Brian noted that MDC currently is discouraging hiking on the property because there is no parking. He also said that plans for an area forested by white pines and some tulip poplars will be determined by MDC foresters. The flat field on the site made it particularly attractive for construction of the school.

Roger S said that, since the architect has just begun work on the school plans, the green construction features haven’t been identified yet. He said they don’t plan to pursue LEED Certification because of the expense; however, they will consider various green building elements. The project architect is Chris Davis, principal of the PWArchitects firm in Columbia. Dr. Laura Cole, assistant professor in the MU Department of Architectural Studies and an authority on green construction, also will provide input on the project.

Roger described two other project structures that the Columbia Audubon Society might be interested in funding, or helping to fund. The first is a pavilion that would be located on a hiking trail and used by Nature School students and other visiting groups. The pavilion constructed at Prairie Forks Conservation Area in 2012 is being considered as a model. That structure is 24’ x 40’ and has a concrete floor, electricity and ceiling fans. Roger estimated the current cost of constructing a similar structure is $50,000.

A second possibility is a circular, more rustic “council house” facility, which could provide shelter for 130 students. Mike S and CPS students enjoyed using a similar facility during the recent fifth-grade field trip to Great Smoky Mountain National Park. The cost of constructing this type of shelter is estimated to be about $30,000.

Roger S said that Columbia Audubon would have the right to name the council house facility for a $30,000 donation. CAS would also be considered a project partner and would be invited to participate in the project groundbreaking ceremony, which is scheduled for March 31, 2020.

In answer to board member questions, Roger said that a contribution could be made in the form of a  pledge and paid in increments. Payments would be made to the Community Foundation of Central Missouri for the benefit of the Nature School. He also offered to provide additional pictures of a prototype of the council house structure. CAS President John Besser said it would be good to see a coalition of nature-based groups, such as Audubon, Native Plant Society, and Master Naturalists, get together to support the Nature School project.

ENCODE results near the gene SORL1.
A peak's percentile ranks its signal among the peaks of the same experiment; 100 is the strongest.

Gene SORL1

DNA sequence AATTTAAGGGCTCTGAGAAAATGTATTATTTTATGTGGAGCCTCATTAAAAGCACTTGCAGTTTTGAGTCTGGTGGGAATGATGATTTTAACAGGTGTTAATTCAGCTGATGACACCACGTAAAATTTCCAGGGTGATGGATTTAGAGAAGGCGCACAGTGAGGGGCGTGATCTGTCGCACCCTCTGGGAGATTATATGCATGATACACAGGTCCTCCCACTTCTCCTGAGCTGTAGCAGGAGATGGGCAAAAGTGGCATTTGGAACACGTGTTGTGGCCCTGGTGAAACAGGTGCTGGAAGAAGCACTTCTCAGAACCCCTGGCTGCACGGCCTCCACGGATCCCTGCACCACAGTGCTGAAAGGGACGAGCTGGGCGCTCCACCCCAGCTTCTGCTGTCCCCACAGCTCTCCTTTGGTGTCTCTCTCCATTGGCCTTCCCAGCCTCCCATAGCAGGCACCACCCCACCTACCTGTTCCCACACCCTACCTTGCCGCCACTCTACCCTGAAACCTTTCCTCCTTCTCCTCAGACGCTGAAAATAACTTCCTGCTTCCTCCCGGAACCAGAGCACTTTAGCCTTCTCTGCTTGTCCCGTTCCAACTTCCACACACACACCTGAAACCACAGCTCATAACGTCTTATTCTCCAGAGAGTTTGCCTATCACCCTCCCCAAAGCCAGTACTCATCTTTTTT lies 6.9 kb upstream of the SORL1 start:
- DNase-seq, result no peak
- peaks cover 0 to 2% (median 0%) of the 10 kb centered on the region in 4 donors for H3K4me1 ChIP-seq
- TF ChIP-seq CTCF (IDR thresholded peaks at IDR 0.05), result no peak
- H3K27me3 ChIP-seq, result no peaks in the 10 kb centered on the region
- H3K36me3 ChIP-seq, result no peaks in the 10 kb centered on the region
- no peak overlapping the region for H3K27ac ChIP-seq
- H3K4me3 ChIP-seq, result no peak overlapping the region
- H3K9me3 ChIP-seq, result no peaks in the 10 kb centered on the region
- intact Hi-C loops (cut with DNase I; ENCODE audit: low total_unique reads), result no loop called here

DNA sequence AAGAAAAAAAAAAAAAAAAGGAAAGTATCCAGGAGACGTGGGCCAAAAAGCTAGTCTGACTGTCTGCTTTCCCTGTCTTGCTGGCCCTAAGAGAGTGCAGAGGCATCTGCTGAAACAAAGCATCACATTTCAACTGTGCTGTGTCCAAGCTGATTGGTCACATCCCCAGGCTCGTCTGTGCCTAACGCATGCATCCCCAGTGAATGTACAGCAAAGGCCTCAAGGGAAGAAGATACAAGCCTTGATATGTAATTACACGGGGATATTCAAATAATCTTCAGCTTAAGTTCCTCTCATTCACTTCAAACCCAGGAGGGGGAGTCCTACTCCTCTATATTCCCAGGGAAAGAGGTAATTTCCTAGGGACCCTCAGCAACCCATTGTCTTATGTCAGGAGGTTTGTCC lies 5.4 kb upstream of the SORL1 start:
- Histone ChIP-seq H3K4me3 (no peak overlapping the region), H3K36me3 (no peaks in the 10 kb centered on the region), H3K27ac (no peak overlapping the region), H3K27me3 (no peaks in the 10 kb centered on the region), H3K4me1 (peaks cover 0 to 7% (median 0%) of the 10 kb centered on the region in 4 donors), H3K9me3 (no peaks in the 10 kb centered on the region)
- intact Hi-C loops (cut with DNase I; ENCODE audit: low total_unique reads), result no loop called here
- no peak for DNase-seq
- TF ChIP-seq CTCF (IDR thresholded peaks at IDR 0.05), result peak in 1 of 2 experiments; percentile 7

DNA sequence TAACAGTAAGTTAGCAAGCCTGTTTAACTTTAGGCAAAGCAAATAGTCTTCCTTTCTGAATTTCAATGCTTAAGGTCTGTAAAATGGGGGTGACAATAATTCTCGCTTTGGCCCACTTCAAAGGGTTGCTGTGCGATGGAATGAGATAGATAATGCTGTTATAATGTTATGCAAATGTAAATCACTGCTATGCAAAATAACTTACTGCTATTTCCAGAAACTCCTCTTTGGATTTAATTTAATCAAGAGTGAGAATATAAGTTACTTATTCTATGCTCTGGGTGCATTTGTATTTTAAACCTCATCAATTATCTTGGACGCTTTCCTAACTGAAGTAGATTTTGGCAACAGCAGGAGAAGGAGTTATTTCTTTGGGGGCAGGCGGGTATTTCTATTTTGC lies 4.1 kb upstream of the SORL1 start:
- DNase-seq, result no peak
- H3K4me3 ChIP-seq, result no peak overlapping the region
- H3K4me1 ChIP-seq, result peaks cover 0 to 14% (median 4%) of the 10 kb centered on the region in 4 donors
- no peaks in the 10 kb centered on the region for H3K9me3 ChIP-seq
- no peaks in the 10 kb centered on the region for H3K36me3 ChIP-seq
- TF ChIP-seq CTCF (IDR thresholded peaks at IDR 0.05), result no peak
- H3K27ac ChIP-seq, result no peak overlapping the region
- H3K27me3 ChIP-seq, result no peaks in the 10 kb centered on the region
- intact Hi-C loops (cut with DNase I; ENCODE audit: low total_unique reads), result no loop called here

The Nature School representatives left, and CAS board members continued to discuss the project, options presented for CAS support, and steps necessary to reach a decision on a Nature School contribution.


Some board members expressed concerns about how much of the curriculum would be dedicated to general nature education as well as the large contribution suggested. Others said that CAS and other groups supporting the project should not expect to have much input into the curriculum; CPS will develop a curriculum that aligns with state science education standards.

Board members generally agreed that the more-rustic “council house” would appeal to CAS membership and better represented the spirit of the Columbia Audubon than the traditional shelter.

John B said he supported contributing CAS funds for construction of the shelter and specifically funds received from the Joseph “Bo” Koster estate in 2012. The shelter could be called the “Koster Audubon Shelter” in honor of the CAS benefactor. John said, if the board and membership agree to fund the shelter construction, he would like to reach out to the Koster family. Eric S said that Bo Koster’s brother and sister live in the St. Louis area. John B noted that CAS has not spent any of the gift principal funds, which are invested conservatively. Contributing to the county-wide nature school seems to be an appropriate and wise use of the Koster gift, he said.

Other board members noted that CAS could commit $30,000 to the Nature School and still have a substantial financial cushion. Others favored committing to $10,000 a year for three years. Eric S advised making a one-time contribution now, given the current, positive market conditions. Doug M noted that the project cost would be $750 per year over the term of CPS’ 40-year lease.

Members noted that the shelter would give Columbia Audubon considerable visibility and help attract members.

Board members discussed the steps that should be taken before voting on the proposed expenditure. In summary, John B will draft a proposal for funding the shelter, which will be considered at the Jan. 15 board meeting. With board input and support, the proposal would be published in the February “Chat” and voted on by membership at the Feb. 19 meeting. CAS by-laws require 20 members to be present for a vote. A mail-in vote might also be possible.

The meeting was adjourned at 8:40 p.m.